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"Saying 'I notice you're a nerd' is like saying, 'Hey, I notice that you'd rather be intelligent than be stupid, that you'd rather be thoughtful than be vapid, that you believe that there are things that matter more than the arrest record of Lindsay Lohan. Why is that?' In fact, it seems to me that most contemporary insults are pretty lame. Even 'lame' is kind of lame. Saying 'You're lame' is like saying 'You walk with a limp.' Yeah, whatever, so does 50 Cent, and he's done all right for himself."— John Green


Game (Review)

Title: Game
Author(s)Barry Lyga
Edition: ARC, 528 pages
Publisher: Little, Brown Books for Young Readers
Publication Date: April 16, 2013
Source: Received from Inkwood Books (Best bookstore in Tampa Bay!)
Buy: Inkwood BooksAmazonBarnes & NobleBook Depository

The Summary
Billy grinned. “Oh, New York,” he whispered. “We’re gonna have so much fun.”

I Hunt Killers
introduced the world to Jazz, the son of history’s most infamous serial killer, Billy Dent.  In Game, the story continues.

In an effort to prove murder didn’t run in the family, Jazz teamed with the police in the small town of Lobo’s Nod to solve a deadly case. And now, when a determined New York City detective comes knocking on Jazz’s door asking for help, he can’t say no. The Hat-Dog Killer has the Big Apple–and its police force–running scared. So Jazz and his girlfriend, Connie, hop on a plane to the big city and get swept up in a killer’s murderous game.

My Opinion
Contains Spoilers to I Hunt Killers
A fast-paced, violent thriller full of twists, turns and complete loops; o on is safe and the killer is always one move ahead in Game, the continuation to I Hunt Killers.  One of my picks for best book of 2013, Game delivers page after page.
Jasper Dent is back and this time he's involved in killings outside of Lobo Nod's.  The NYPD are on a man hunt for the Hat-Dog Killer, a murderer who carves a dog or hat into his/her victims.  Jazz is called in by a detective to help with the case because of his work capturing The Impressionist.  So with Connie, his girlfriend, along for the trip, Jazz leaves Howie in Lobo Nod to look after his grandmother and starts to hunt this new killer.  But this isn't the only danger facing Jazz; Dear Old Dad Billy Dent is on the loose and no one knows what game he's playing, least of all Jazz.

Lyga is back with another intensely psychological book.  Picking up right where I Hunt Killers left off, the action never lets up.  The battle that Jazz is under between who he wants to be, and who he thinks he is, is even more intense with his thoughts turning to a sexually violent nature.  To add to the problem, Connie wants to take their relationship to the next level.  Again, the question of are we a sole product of our parents comes up.  Can Jazz ever fight off the demons he has, that Dear Old Dad put inside of him?  Can he ever become something other than Billy Dent's chosen protégé?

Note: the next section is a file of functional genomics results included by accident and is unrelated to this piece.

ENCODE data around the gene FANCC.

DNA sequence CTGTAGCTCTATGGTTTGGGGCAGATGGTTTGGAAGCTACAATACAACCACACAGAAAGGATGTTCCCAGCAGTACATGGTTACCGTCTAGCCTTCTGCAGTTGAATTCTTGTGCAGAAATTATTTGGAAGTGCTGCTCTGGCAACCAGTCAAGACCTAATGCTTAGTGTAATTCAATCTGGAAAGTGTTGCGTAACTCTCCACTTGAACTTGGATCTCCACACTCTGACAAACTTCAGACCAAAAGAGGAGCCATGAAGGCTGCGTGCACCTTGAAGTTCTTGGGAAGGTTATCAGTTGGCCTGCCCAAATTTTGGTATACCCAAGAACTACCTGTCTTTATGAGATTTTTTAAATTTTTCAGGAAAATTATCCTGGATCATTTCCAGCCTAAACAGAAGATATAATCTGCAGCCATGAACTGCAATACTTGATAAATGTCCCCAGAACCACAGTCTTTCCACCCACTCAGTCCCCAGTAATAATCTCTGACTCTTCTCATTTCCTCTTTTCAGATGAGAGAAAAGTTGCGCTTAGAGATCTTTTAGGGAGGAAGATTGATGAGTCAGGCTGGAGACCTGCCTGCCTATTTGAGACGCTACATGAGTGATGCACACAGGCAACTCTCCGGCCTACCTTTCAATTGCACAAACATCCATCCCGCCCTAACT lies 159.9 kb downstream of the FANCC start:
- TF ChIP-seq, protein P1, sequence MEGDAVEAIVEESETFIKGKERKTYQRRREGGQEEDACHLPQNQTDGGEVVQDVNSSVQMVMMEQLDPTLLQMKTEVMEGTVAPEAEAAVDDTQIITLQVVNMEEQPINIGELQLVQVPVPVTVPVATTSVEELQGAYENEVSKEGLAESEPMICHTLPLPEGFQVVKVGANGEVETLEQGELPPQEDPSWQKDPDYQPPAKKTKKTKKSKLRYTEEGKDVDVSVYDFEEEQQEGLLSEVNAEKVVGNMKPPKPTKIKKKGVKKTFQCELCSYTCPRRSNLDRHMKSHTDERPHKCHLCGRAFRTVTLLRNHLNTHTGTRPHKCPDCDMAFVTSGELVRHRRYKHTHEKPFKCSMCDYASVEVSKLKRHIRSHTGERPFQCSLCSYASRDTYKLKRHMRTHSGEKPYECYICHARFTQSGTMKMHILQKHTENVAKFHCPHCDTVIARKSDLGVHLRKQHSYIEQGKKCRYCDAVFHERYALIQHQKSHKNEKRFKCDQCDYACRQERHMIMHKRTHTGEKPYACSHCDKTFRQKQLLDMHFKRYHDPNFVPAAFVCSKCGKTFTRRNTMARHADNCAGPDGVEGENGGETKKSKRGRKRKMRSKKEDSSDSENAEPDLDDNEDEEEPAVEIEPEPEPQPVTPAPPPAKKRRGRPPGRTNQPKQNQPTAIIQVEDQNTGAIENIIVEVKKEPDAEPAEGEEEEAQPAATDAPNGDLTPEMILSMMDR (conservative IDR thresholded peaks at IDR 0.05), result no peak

With Jazz, Lyga creates such a conflicting and intriguing character that readers will root for him, but at the same time be terrified he'll cross the line.  All the characters pull you in and don't let go even at the end.  We're introduced to Jazz's aunt in this book, who seems to be normal (as normal as one can be with a serial killer for a brother), but may be hiding secrets.  Connie and Howie are both caught up in their own story lines that weave in and out of Jazz's story line.  Both are such great supporting characters; Lyga does an amazing job of fully fleshing them out and making them important to not only Jazz but the reader.

The plot is elaborate, with the murder gruesome and chilling.  The Hat-Dog Killer is more terrifying than The Impressionist because he is unfamiliar.  Jazz knew the steps behind The Impressionist, but with Hat-Dog it's all new.  The murders are more extreme, with the descriptions becoming more graphic.  Lyga purposefully ramps up the intensity to show that the stakes are so much higher for all the characters but Jazz in particular.  The reveal of the killer is a complete surprise, and the ramifications of the reveal makes me itch for the next book!  Plus, there's this very interesting mythology introduced that lends itself to a almost religious fervor, giving the events of the book another layer.

A heart-stopping race, the book never let's up and explodes in a fiery end, leaving the reader hanging off the cliffhanger.  But don't take my word for it, check out Game by Barry Lyga, at your local bookstore and library!

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Book Trailer

Final Rating
Book Cover: 3/5
Book Title: 3/5
Plot: 10/10
Characters: 10/10
Writing: 10/10
Ending: 10/10
Overall: 46/50: A-

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